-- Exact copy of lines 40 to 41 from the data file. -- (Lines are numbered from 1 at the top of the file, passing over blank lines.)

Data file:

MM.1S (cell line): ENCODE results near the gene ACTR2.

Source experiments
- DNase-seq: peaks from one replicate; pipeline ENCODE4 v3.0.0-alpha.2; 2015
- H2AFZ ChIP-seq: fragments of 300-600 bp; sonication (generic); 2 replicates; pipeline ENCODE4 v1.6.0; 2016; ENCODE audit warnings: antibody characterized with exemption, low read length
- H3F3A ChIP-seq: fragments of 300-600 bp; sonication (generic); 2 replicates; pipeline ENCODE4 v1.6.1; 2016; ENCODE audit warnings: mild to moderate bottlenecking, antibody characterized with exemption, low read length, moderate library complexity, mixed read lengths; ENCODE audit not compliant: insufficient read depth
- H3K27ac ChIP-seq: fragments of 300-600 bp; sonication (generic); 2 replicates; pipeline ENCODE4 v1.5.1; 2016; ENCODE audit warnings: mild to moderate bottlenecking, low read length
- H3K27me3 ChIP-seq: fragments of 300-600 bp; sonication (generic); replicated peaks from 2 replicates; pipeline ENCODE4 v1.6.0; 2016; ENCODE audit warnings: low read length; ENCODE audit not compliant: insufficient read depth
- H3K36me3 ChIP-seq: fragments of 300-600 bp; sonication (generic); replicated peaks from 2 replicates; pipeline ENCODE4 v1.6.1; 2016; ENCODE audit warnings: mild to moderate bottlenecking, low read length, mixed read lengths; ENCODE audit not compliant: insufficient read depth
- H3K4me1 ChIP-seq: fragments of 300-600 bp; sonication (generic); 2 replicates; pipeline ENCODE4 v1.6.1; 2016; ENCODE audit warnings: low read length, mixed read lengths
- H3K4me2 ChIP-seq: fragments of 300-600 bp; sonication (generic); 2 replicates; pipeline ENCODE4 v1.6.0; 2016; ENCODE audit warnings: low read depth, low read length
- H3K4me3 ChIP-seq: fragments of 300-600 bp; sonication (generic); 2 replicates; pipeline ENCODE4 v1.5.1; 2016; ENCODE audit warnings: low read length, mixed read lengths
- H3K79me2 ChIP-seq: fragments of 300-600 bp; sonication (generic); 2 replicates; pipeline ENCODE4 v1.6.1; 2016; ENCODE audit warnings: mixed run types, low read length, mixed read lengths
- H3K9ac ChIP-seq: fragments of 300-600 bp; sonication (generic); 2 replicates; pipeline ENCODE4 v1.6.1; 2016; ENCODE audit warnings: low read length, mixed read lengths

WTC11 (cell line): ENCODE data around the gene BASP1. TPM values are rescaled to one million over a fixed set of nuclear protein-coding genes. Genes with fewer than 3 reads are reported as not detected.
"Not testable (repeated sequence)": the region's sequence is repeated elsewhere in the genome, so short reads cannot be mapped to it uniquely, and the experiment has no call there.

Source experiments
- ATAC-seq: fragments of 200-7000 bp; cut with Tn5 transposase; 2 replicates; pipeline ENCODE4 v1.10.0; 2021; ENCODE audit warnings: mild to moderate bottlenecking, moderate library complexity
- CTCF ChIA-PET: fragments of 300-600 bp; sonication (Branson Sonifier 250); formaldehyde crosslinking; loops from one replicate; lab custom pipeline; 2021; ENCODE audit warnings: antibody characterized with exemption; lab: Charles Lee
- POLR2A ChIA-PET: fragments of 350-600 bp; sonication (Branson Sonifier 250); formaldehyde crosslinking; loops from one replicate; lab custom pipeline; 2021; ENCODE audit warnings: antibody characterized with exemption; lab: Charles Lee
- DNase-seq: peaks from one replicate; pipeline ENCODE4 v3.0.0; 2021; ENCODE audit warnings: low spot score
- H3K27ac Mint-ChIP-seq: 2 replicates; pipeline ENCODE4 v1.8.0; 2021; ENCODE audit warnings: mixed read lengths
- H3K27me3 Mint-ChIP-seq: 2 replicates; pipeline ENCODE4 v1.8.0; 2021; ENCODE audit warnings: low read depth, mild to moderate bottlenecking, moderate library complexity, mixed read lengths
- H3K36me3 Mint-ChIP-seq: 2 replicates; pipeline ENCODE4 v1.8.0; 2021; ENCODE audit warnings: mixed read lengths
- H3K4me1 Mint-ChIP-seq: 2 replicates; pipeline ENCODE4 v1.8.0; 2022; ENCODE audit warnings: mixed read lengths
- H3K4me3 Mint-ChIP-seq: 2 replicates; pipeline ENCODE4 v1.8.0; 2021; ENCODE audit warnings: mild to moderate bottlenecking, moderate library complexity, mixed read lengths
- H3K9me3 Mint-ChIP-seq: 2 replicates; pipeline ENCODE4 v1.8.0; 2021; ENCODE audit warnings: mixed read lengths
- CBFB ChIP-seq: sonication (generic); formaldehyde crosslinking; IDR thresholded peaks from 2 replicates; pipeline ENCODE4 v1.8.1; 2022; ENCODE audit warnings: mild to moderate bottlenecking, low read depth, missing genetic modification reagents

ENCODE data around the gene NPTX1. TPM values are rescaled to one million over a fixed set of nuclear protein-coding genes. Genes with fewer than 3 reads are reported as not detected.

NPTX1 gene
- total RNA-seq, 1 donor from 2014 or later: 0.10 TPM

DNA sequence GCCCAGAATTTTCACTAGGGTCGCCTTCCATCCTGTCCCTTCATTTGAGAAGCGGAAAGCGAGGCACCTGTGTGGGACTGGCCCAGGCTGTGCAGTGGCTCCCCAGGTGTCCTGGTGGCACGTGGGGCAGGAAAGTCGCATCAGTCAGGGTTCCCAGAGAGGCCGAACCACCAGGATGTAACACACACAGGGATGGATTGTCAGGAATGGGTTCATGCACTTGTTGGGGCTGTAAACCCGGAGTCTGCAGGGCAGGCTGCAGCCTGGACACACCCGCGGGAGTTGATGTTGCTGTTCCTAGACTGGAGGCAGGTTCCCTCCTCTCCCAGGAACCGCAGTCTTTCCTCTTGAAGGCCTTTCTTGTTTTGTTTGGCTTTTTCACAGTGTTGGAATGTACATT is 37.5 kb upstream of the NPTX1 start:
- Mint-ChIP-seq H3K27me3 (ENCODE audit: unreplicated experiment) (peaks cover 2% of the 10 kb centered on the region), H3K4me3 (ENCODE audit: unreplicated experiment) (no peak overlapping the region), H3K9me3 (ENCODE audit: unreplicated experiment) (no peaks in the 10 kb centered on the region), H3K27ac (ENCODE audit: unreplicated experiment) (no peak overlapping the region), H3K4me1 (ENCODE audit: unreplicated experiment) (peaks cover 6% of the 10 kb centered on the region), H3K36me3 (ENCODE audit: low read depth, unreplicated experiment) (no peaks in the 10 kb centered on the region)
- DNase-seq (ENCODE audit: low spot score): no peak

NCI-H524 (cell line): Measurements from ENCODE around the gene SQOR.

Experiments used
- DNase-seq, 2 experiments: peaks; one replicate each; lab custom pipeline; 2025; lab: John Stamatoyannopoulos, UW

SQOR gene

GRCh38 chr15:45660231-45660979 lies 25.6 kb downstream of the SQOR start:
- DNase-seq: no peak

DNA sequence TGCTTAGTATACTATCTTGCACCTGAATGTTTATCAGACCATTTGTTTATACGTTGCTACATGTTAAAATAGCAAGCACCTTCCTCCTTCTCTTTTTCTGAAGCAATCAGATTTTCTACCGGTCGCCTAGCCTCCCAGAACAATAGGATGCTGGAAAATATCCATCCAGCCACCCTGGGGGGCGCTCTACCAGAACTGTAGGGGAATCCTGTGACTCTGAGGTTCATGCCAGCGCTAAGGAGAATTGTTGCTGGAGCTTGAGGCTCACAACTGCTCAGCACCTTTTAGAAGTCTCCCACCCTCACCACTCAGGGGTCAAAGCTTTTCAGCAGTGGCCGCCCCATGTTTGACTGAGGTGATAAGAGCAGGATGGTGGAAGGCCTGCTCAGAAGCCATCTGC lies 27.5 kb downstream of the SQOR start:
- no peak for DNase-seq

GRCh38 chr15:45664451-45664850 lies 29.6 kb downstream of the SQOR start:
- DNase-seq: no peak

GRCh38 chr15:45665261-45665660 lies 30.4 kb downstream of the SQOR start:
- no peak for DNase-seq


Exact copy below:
DNA sequence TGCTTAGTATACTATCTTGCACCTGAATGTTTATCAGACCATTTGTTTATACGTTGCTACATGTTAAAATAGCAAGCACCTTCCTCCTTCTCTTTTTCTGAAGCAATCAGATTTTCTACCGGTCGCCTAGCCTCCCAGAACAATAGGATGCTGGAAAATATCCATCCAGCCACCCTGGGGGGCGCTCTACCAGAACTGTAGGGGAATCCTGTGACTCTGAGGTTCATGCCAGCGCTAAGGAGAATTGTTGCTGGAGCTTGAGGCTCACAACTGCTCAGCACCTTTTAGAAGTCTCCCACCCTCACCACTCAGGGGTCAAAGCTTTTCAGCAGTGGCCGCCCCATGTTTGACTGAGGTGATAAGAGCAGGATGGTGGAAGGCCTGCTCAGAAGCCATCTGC lies 27.5 kb downstream of the SQOR start:
- no peak for DNase-seq